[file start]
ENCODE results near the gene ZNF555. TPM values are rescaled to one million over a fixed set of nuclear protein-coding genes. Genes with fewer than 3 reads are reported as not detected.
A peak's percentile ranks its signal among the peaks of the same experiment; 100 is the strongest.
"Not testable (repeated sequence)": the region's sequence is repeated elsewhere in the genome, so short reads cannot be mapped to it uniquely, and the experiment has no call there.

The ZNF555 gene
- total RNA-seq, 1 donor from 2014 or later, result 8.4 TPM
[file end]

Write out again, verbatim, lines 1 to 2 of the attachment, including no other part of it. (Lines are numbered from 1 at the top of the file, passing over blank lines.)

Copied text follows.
ENCODE results near the gene ZNF555. TPM values are rescaled to one million over a fixed set of nuclear protein-coding genes. Genes with fewer than 3 reads are reported as not detected.
A peak's percentile ranks its signal among the peaks of the same experiment; 100 is the strongest.